Please let me know in the comments if you have any practical issues or if there is anything else you would like to know. We can work together for the common benefit.

Please clap 👏 and subscribe if you want to support me. Thanks!❤️‍🔥

I'm a seasoned expert in the field of financial data analysis and programming, particularly with a focus on using R for economics and finance. My depth of knowledge extends to various financial APIs, and I've successfully worked with data from multiple sources, including the well-known Yahoo Finance platform. My expertise in this domain is demonstrated through practical applications, code examples, and a comprehensive understanding of relevant tools and packages.

In the provided article by Dima Diachkov, the author discusses how to access financial data from Yahoo Finance using the R programming language, specifically with the quantmod package. Let's break down the key concepts used in the article:

  1. Introduction to Yahoo Finance:

    • Yahoo Finance is acknowledged as one of the most popular and widely-used platforms for financial data.
    • It provides users with historical stock prices, fundamentals, and more.
  2. Importance of Financial Data Access:

    • Emphasizes the significance of accessing financial data for research and analysis.
    • Mentions the relevance of the topic, particularly in the context of ongoing discussions about the SVB collapse and potential US banking crisis.
  3. Selection of Programming Language and Package:

    • Chooses R as the programming language for working with financial data.
    • Recommends the quantmod package for managing, modeling, and analyzing financial quantitative data.
  4. Installation of quantmod Package:

    • Demonstrates the process of installing the quantmod package using the install.packages("quantmod") command.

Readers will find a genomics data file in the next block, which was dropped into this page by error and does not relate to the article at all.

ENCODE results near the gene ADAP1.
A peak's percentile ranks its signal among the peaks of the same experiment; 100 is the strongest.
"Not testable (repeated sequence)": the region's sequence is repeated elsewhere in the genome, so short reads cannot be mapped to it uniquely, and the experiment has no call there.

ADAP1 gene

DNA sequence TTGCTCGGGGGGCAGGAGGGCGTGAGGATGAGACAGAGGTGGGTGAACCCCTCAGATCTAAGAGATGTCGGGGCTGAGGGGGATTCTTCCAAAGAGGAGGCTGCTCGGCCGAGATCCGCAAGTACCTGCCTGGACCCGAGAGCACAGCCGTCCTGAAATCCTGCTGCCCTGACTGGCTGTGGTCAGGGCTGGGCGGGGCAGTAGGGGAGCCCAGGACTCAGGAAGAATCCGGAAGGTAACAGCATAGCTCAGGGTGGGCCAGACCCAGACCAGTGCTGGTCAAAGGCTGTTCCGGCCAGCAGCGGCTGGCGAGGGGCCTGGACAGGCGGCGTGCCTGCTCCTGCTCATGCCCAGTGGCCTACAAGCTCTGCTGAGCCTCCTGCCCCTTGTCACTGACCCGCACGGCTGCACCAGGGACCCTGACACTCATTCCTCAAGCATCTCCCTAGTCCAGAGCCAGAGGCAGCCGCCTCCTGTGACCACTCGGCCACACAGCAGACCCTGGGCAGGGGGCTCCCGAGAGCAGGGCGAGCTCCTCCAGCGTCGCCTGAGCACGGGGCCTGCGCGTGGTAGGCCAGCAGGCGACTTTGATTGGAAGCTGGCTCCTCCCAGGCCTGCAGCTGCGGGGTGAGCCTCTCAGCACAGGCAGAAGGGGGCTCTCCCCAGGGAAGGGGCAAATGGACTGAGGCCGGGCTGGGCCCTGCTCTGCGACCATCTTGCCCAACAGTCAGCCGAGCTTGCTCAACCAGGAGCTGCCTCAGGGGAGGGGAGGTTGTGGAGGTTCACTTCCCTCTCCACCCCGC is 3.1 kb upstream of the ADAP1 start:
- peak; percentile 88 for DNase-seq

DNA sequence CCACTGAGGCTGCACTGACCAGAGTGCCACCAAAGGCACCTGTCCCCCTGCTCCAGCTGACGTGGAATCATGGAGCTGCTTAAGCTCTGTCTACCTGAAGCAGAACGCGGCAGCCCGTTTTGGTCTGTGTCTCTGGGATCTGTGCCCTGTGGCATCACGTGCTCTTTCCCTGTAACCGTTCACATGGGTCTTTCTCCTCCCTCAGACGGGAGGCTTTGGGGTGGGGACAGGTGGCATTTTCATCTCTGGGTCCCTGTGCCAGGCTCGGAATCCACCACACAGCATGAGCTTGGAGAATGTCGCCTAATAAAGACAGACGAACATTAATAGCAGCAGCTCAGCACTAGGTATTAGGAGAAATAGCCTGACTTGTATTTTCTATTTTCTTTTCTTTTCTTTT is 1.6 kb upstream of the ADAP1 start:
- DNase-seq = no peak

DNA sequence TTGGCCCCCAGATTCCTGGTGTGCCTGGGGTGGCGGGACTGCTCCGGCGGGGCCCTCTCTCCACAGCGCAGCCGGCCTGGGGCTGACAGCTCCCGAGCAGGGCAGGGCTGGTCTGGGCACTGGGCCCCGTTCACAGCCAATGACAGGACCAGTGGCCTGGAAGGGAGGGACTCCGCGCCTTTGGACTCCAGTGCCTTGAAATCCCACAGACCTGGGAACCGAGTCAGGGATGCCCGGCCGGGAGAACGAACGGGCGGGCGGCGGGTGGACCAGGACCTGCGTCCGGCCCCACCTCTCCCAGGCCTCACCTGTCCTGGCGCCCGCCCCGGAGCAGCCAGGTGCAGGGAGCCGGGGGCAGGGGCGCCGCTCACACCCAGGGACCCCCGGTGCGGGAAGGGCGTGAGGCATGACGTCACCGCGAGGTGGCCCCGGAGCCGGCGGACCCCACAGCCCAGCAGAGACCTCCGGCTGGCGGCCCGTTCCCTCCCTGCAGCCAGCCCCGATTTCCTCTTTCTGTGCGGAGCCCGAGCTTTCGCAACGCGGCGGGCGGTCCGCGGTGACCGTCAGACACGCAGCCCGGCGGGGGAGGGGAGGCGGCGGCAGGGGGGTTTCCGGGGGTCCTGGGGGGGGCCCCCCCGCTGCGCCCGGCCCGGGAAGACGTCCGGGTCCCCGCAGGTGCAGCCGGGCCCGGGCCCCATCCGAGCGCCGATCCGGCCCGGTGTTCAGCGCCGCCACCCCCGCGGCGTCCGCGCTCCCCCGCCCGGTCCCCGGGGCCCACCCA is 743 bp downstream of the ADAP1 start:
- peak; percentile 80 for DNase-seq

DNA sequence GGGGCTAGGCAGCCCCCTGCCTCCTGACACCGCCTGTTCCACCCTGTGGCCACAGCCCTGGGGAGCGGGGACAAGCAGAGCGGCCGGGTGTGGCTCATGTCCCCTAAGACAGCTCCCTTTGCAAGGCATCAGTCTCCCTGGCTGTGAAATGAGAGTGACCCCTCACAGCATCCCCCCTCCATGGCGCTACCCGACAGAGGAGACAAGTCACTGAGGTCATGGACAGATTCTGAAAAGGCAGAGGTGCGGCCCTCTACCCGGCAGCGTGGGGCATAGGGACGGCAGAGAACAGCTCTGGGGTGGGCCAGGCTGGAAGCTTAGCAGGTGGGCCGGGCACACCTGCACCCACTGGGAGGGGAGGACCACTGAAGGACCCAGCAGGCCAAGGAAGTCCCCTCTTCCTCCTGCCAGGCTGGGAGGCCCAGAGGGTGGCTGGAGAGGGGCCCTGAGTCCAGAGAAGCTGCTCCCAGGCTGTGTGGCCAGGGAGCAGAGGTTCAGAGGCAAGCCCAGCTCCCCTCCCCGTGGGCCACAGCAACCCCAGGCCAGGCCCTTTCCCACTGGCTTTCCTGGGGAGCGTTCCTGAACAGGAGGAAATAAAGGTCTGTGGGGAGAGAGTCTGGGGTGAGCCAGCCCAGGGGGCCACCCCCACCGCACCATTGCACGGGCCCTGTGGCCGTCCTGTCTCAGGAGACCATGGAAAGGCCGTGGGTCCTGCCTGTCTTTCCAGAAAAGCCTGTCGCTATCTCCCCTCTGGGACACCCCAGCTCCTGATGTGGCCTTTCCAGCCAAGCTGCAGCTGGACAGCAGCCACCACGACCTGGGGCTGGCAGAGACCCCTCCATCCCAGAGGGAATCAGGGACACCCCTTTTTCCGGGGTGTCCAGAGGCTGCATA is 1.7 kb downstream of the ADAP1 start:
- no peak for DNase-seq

5. Accessing Yahoo Finance Data:

    • Introduces the process of downloading stock data from Yahoo Finance using the getSymbols function from the quantmod package.
    • Defines tickers for major US banks (JPMorgan, Bank of America, and Wells Fargo) and retrieves their stock data for analysis.
  6. Data Manipulation and Visualization:

    • Manipulates the downloaded data using R's xts objects.
    • Demonstrates how to access and plot adjusted closing prices for the selected banks using the chartSeries and ggplot2 functions.
    • Provides code for merging and plotting the adjusted closing prices for easy comparison.
  7. GitHub Repository Link:

    • Shares a link to the GitHub repository containing the complete code used in the article for reference and further exploration.
  8. Conclusion:

    • Summarizes the process of accessing financial data from Yahoo Finance using R and the quantmod package.
    • Highlights the time-saving benefits of using quantmod for data parsing.

In essence, the article serves as a practical guide for individuals interested in working with financial data, specifically from Yahoo Finance, using the R programming language and the quantmod package. The author showcases a step-by-step approach, providing both code examples and visualizations to enhance understanding and application.

How to Get Yahoo Finance Data in R — part 20 of “R for Applied Economics” guide (2024)